Blurb: One summer.
One family learning to love again.
Cate Morris and her son, Leo, are homeless, adrift. They’ve packed up the boxes from their London home, said goodbye to friends and colleagues, and now they are on their way to ‘Hatters Museum of the Wide Wide World – to stay just for the summer. Cate doesn’t want to be there, in Richard’s family home without Richard to guide her any more. And she knows for sure that Araminta, the retainer of the collection of dusty objects and stuffed animals, has taken against them. But they have nowhere else to go. They have to make the best of it.
But Richard hasn’t told Cate the truth about his family’s history. And something about the house starts to work its way under her skin.
Can she really walk away, once she knows the truth?
Review: I loved The Truths and Triumphs of Grace Atherton, it was a novel that sucked me in from the beginning. I was lucky enough to have my quote in the gorgeous hardback of this novel. A story that I loved and felt all encompassed by and one that stayed with me long after the final page.
In having that dramatic a feeling towards this gorgeous debut I was over joyed at the sound of her second novel Where We Belong. Long before I even knew what it was about there were grabby hands from me. I had to be back in Anstey’s world.
At the Simon & Schuster Spring blogger event which thankfully just happened just before the world went completely bonkers, Anstey read about the museum I was enthralled and you could literally hear a pin drop as us bloggers waited with baited breath. I knew then that this book would be another special read. It had been arranged seemingly ages ago that I and Catriona would buddy read this and what a week I had with this.
So Where We Belong….where do I start. From the off I was enthralled Anstey has a fantastic eye for descriptive detail and I was instantly mesmerised lapping up each and every detail.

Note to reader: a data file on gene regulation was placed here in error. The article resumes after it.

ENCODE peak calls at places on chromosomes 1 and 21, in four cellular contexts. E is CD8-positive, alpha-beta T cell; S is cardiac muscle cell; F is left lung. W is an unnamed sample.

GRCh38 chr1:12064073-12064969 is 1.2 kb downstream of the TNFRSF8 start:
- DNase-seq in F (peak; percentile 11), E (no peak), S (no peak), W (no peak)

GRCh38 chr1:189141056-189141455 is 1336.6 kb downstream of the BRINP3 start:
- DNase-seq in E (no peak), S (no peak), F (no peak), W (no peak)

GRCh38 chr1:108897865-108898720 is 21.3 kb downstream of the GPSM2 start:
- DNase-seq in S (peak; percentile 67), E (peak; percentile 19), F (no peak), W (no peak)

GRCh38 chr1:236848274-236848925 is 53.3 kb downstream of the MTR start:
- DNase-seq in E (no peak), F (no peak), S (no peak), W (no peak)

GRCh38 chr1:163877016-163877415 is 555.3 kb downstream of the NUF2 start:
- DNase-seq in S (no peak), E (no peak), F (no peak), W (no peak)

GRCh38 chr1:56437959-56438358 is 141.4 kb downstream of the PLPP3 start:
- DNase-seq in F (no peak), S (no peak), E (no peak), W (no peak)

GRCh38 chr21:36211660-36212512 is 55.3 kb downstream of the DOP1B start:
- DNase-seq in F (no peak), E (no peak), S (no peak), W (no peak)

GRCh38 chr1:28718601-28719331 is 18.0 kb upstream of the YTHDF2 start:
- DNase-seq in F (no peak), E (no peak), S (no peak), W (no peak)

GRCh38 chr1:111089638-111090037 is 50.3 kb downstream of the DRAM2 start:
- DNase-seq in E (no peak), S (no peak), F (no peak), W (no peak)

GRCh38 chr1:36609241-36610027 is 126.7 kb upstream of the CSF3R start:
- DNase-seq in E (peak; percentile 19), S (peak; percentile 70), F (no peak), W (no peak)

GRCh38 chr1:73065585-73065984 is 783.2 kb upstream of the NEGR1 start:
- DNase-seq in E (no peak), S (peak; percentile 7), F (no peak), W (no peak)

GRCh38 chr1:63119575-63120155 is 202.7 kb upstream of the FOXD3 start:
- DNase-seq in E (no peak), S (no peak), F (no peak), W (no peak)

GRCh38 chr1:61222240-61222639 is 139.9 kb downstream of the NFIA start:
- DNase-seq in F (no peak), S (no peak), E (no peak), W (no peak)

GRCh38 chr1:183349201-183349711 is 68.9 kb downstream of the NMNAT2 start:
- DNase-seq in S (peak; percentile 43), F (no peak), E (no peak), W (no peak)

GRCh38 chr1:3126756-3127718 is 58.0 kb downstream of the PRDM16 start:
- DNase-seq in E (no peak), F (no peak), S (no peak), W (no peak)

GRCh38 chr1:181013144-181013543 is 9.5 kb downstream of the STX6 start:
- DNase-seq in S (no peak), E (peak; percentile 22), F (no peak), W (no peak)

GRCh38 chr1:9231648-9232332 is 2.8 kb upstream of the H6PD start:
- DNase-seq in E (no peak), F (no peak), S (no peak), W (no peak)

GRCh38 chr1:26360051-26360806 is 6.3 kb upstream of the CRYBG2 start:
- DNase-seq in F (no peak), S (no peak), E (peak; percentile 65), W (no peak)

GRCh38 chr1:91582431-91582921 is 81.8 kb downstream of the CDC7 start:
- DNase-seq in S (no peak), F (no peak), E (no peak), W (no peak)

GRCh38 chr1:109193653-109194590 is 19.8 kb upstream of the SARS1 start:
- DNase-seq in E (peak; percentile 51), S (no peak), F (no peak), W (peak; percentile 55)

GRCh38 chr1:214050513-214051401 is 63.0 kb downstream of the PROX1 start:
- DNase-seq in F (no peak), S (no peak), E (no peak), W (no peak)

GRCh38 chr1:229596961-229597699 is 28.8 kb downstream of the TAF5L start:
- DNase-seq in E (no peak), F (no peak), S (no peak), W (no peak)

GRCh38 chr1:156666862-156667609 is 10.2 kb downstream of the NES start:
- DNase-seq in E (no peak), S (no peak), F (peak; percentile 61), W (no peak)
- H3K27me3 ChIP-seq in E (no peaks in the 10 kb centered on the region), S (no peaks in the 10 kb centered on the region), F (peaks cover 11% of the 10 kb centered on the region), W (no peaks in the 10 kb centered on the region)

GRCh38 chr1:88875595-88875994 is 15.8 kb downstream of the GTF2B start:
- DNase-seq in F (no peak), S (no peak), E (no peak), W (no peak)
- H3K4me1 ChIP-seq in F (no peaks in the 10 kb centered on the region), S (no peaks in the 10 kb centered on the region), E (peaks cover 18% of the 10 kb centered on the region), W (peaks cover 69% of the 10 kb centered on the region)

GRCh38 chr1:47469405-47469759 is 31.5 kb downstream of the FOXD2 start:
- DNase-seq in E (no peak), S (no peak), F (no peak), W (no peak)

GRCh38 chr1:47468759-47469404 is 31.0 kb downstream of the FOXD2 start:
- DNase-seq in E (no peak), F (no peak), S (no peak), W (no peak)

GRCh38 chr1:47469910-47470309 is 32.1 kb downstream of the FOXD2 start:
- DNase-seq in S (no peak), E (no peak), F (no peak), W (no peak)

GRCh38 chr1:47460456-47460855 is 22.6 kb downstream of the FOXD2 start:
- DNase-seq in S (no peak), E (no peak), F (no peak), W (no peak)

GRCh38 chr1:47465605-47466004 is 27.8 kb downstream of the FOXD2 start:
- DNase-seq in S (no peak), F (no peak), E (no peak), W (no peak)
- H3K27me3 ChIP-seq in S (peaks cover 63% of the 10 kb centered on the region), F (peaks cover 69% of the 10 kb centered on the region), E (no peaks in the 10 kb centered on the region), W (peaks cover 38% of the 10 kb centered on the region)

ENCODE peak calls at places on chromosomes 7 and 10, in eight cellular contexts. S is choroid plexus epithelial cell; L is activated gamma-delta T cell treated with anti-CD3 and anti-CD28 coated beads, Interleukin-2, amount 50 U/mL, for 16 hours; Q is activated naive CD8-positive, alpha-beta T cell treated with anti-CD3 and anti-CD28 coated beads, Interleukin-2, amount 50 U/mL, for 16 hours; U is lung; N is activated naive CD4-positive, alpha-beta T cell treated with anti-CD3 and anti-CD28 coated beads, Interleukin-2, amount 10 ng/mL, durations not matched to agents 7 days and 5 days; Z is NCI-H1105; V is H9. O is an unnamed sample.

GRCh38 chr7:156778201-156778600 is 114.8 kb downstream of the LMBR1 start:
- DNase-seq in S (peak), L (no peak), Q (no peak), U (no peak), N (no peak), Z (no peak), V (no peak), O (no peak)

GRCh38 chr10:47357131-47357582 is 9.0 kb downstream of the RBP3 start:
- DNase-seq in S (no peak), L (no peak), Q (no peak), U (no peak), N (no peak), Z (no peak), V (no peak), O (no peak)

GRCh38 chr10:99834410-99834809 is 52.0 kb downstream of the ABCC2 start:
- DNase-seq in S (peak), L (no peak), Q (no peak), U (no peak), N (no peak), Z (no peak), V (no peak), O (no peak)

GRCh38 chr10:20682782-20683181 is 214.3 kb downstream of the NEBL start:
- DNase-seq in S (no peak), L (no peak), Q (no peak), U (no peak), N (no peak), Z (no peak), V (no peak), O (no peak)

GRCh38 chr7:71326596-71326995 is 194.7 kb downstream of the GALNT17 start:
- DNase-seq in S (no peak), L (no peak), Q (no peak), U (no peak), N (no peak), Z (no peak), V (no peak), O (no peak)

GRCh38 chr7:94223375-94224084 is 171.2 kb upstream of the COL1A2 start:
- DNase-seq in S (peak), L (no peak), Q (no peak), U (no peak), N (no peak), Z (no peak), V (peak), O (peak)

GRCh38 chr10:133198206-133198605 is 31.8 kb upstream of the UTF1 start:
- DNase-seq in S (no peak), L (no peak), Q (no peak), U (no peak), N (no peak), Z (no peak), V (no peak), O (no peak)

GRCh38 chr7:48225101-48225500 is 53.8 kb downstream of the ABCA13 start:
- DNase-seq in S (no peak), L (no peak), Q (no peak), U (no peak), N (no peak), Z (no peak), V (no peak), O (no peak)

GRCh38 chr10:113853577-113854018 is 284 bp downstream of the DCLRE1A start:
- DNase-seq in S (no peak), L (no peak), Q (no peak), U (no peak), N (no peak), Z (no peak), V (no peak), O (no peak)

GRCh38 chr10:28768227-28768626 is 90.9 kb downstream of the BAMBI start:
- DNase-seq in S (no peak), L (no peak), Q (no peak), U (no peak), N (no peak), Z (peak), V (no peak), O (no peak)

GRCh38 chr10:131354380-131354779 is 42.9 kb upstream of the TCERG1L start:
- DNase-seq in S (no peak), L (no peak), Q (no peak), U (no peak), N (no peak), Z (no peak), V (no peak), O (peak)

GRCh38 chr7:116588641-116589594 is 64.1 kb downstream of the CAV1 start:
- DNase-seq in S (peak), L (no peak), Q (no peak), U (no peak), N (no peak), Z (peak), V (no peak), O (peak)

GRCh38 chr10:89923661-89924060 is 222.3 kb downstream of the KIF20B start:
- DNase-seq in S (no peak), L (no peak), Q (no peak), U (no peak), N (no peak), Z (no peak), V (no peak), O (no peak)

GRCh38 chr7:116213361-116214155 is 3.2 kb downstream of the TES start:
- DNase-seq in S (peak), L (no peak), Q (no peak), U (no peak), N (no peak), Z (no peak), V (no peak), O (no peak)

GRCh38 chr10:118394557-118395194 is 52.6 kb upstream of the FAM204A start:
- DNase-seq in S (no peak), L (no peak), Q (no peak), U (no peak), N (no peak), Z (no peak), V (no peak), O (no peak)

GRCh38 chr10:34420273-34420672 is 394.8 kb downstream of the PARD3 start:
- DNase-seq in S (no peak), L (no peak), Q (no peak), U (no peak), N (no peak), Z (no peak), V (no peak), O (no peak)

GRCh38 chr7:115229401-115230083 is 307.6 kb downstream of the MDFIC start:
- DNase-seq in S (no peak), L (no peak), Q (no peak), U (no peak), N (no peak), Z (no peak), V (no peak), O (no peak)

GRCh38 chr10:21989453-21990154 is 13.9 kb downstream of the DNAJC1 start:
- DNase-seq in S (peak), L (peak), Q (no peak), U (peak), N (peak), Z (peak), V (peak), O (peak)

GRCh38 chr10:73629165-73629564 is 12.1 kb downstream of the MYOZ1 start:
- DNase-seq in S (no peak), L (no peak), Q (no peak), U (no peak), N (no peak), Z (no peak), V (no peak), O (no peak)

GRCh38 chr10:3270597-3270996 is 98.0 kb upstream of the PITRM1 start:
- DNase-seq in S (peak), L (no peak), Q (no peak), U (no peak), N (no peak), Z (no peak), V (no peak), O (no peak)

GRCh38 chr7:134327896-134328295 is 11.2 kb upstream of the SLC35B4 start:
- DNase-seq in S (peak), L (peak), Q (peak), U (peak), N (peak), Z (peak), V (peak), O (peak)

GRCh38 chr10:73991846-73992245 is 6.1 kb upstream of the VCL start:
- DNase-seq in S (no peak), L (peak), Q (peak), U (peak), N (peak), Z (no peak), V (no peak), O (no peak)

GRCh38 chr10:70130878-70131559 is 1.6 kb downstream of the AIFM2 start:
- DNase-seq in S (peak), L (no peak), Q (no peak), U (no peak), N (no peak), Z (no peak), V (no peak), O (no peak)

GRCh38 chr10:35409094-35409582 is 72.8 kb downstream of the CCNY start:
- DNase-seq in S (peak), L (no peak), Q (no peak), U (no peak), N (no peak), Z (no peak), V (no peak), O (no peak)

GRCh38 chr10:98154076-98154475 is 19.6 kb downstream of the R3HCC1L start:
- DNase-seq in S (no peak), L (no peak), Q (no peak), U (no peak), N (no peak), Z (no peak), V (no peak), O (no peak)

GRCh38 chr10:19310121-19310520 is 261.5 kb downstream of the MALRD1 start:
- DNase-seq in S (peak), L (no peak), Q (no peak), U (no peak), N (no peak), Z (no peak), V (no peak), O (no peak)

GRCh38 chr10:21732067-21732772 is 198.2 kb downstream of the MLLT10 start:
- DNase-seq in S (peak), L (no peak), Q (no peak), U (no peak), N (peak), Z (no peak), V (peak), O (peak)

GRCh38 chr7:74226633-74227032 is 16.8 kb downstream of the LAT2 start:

In finishing reading this I’m extremely sad that the world is the way it is right now as I feel like wandering around a museum now would have such a different feel. I’ve always been interested in history but I don’t feel like I’ve always truly appreciated it. There’s lots of local history that I’ve been to but once life returns I may have to revisit with a new eye. Sorry for the ramble back to it.
Cate Morris is a truly exceptional woman, one that I had a bit of a love/hate relationship with. I mean hate is probably a harsh word but I didn’t always like or agree with her. Seeing her life change for a number of reasons was intriguing and kept me turning the pages. I wasn’t expecting her story to go the way it did. What I will say is deep down she loved the ones who meant the most to her, her family meant the world to her.
Leo is an interesting character and I wasn’t sure on his age to start with. There are lots to this young man and I loved seeing the change in him from the beginning to the end of the novel it’s like we watched him grow.
Araminta is another interesting lady I couldn’t read her to start with but in turning the pages I knew there was more to the eye. I loved seeing the change in her.
There are a number of supporting characters that add so much to this story I don’t want to mention them as I want you to read this novel as I did with fresh eyes not knowing where the historic tale would take you. Depression and mental health are major factors to this novel but they are woven to that of daily life. They aren’t an issue they are a reality which Anstey has created with Grace and empathy.
I was swept away by the description and in even saying that I want to explain more but I don’t want to ruin the story. A truly beautiful tale of love, loss, friendship, families and secrets. If you don’t find yourself in tears as this novel comes to a close then do you even have a heart. Not all the drama is concluded but never ever make assumptions over family life, Secrets or that of a seemingly solid venture.
Once again Anstey has written a novel that will stay with me long after I’ve closed the book. I’m truly in awe of her eye to detail and in weaving a tale that keeps you guessing and changing your opinion along the way. My question now is how long must I wait for book three…